• Up to $1,650 in total a year to the registered associations, nomination contestants and candidates of a particular registered party
  • Up to $1,650 in total to each independent candidate in an election
  • Up to $1,650 in total to the contestants in a particular leadership contest

The legislation stipulates that the limit increases by $25 per year.

Foreign donations are prohibited, but anonymous donations are permitted provided they are $20 or under.The Federal Accountability Act prohibits anyone from accepting a gift or other advantage after becoming a candidate in an election. Under the Act, gift encompasses sums of money as well as goods and services provided without charge or at less than their commercial value.

Public funding

In 2004, an annual allowance based on the number of votes received in the last election was put in place by the governing Liberal government.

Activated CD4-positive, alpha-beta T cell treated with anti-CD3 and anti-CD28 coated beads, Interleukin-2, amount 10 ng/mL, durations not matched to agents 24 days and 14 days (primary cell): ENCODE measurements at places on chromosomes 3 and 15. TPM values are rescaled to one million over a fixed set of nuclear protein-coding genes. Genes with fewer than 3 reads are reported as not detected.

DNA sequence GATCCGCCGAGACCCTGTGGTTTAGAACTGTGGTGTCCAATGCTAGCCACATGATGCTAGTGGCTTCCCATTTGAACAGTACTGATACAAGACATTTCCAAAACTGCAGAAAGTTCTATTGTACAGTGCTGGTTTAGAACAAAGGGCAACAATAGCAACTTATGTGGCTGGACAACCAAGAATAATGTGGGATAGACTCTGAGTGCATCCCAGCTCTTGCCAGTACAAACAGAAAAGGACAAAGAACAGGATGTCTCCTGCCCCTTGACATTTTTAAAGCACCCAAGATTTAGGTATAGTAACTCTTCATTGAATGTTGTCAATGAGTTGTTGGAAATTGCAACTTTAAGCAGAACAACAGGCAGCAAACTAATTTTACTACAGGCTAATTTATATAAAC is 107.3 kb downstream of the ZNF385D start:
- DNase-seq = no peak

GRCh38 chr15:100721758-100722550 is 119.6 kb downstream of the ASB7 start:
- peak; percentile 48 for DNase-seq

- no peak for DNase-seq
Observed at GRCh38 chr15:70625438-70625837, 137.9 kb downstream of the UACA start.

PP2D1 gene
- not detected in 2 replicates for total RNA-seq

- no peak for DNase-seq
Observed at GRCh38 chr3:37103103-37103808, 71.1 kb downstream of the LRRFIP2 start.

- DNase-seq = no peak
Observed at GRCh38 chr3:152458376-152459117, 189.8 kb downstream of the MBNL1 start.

However, four years later, the newly elected Conservative Party decided to end the allowance. Despite opposition from all other parties, it was phased out in December 2011.

The allowance began to be reduced on April 1, 2012 and was completely eliminated after April 1, 2015.

Former Prime Minister Stephen Harper getting out of his car.

Prime Minister of Canada from 2006 to 2015, Stephen Harper and his Conservative government ended public funding of political parties in 2015.

Photo: La Presse canadienne / Sean Kilpatrick

Candidates and political parties also have part of their election expenses reimbursed provided they obtained a certain percentage of votes. The percentages set for the parties are the same as those for allowances.